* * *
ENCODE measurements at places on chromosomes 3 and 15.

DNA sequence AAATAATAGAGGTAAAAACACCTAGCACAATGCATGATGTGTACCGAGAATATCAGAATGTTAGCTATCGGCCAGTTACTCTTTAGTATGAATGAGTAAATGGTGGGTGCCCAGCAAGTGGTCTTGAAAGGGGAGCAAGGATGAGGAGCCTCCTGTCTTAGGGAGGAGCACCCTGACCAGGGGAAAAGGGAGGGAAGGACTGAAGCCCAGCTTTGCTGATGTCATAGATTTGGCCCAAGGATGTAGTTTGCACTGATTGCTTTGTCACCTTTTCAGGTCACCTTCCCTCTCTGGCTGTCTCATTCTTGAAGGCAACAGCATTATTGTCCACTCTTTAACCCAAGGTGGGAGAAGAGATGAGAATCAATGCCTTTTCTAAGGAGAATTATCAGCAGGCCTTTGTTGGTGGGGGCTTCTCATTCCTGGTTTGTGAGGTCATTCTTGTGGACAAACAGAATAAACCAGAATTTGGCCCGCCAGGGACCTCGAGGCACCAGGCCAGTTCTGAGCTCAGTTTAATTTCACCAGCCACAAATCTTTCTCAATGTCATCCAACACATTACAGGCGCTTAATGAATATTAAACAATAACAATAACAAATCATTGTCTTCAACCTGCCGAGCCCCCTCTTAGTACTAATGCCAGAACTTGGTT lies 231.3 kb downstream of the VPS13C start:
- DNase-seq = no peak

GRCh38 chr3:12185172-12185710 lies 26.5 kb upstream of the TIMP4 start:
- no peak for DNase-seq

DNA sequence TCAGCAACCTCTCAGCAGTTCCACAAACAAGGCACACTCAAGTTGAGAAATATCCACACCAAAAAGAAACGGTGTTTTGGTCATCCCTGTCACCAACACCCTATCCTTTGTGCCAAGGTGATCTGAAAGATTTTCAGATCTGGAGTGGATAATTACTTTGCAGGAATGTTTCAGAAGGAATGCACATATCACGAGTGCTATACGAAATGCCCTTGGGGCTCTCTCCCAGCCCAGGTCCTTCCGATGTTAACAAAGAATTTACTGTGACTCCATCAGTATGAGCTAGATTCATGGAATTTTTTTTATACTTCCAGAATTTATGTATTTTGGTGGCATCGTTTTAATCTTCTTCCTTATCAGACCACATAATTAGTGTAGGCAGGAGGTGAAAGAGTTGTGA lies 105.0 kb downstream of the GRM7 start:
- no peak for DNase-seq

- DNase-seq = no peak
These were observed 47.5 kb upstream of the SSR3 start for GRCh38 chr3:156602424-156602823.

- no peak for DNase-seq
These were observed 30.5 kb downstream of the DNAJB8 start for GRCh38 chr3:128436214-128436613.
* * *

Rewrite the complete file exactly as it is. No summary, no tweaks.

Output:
ENCODE measurements at places on chromosomes 3 and 15.

DNA sequence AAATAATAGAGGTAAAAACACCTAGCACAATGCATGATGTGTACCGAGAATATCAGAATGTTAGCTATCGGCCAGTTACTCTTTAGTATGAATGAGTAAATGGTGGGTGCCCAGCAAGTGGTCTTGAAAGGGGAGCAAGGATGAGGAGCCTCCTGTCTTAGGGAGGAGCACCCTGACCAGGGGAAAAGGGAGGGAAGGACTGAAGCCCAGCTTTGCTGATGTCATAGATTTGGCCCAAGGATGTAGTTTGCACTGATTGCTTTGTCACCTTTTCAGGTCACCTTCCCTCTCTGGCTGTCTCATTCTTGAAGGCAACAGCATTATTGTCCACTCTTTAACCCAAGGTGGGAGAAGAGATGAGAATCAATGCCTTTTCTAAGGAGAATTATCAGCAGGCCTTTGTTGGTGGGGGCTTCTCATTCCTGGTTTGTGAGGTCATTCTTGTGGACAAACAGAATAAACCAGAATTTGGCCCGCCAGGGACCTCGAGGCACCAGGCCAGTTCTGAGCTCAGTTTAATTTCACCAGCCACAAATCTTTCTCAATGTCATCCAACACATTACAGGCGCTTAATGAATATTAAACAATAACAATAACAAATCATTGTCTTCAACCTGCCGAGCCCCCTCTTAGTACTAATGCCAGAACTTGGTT lies 231.3 kb downstream of the VPS13C start:
- DNase-seq = no peak

GRCh38 chr3:12185172-12185710 lies 26.5 kb upstream of the TIMP4 start:
- no peak for DNase-seq

DNA sequence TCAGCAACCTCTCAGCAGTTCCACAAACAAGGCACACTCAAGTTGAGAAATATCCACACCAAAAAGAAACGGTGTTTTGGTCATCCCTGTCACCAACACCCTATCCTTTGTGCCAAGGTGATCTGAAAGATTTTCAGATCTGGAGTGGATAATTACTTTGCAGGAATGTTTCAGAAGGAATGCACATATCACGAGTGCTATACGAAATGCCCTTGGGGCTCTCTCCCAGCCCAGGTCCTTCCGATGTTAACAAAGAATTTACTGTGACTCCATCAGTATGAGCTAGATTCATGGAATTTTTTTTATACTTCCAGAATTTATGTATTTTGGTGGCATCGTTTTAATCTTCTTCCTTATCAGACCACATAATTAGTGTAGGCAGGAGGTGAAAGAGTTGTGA lies 105.0 kb downstream of the GRM7 start:
- no peak for DNase-seq

- DNase-seq = no peak
These were observed 47.5 kb upstream of the SSR3 start for GRCh38 chr3:156602424-156602823.

- no peak for DNase-seq
These were observed 30.5 kb downstream of the DNAJB8 start for GRCh38 chr3:128436214-128436613.